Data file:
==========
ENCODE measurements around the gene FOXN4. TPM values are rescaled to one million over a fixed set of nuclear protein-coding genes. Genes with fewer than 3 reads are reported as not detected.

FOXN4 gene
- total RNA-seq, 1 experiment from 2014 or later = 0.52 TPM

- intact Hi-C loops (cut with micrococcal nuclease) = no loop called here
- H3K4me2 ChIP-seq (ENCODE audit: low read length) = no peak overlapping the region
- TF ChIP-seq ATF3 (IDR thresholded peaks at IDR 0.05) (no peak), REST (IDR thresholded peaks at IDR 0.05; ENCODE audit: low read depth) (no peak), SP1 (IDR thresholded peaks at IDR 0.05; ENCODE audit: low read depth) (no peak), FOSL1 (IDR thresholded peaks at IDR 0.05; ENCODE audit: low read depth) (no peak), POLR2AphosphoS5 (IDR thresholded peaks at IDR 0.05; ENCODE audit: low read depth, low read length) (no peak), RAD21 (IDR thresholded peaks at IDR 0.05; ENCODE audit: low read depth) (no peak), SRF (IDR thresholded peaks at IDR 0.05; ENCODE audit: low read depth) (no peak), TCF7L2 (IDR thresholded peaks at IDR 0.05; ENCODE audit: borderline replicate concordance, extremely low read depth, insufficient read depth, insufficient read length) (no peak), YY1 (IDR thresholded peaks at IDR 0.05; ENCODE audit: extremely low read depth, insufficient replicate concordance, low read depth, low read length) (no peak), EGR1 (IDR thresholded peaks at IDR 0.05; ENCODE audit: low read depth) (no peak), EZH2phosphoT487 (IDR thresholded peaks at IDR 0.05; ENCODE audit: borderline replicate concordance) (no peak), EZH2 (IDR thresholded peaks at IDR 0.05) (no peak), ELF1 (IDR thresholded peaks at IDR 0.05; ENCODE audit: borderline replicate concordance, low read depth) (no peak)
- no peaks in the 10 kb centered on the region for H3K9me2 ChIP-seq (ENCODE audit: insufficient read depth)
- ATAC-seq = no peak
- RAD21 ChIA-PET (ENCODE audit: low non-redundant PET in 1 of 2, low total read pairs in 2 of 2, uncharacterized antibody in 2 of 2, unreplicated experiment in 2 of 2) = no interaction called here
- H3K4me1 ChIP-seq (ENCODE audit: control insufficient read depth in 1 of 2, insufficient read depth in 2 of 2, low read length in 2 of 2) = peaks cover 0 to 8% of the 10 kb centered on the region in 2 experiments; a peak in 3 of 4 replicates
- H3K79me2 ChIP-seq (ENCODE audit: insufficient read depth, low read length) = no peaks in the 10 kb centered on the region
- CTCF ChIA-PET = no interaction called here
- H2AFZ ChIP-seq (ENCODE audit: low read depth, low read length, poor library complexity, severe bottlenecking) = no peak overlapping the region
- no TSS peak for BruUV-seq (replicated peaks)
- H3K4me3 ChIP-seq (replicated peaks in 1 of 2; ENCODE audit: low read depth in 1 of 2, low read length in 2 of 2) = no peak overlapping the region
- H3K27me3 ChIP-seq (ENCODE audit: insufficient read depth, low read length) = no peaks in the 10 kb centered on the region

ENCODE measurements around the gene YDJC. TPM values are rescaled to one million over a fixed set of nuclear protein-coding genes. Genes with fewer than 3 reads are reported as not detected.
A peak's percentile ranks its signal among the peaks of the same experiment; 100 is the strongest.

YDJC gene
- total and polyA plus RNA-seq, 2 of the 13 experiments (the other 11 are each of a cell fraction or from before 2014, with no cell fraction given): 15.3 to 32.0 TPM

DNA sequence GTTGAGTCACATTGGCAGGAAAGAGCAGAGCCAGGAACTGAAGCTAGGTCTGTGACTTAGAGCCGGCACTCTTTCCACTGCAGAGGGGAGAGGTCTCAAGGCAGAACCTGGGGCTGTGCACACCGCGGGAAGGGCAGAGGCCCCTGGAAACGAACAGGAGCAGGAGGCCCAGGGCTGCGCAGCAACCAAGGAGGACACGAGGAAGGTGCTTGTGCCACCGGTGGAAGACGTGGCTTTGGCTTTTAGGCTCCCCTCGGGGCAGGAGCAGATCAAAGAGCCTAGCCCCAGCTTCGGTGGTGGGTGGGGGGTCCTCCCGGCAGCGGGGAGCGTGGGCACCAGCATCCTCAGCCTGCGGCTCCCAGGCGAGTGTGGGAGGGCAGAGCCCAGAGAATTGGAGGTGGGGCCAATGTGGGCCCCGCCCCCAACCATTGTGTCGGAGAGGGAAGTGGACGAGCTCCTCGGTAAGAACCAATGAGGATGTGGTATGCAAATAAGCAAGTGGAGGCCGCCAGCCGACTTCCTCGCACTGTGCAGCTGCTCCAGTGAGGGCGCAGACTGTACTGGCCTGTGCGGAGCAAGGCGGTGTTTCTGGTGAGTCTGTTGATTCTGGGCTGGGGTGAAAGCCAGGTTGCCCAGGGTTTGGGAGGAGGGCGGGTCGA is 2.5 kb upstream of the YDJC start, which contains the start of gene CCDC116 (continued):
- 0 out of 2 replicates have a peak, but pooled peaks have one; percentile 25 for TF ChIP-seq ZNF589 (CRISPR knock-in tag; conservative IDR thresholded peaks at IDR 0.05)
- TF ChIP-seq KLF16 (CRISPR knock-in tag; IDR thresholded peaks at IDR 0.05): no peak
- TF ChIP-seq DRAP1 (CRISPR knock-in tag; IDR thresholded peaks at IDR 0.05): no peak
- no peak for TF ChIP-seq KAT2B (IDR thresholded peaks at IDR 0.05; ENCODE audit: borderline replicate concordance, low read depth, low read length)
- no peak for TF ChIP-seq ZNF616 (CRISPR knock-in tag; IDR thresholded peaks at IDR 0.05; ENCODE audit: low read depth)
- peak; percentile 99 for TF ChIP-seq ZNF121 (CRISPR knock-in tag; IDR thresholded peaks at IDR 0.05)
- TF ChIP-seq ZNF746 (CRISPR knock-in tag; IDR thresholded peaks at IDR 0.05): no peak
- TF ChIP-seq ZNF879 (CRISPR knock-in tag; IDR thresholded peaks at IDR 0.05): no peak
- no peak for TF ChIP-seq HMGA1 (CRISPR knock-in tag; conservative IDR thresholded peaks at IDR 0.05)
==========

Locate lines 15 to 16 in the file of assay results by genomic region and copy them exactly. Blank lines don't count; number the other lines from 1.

- H3K4me3 ChIP-seq (replicated peaks in 1 of 2; ENCODE audit: low read depth in 1 of 2, low read length in 2 of 2) = no peak overlapping the region
- H3K27me3 ChIP-seq (ENCODE audit: insufficient read depth, low read length) = no peaks in the 10 kb centered on the region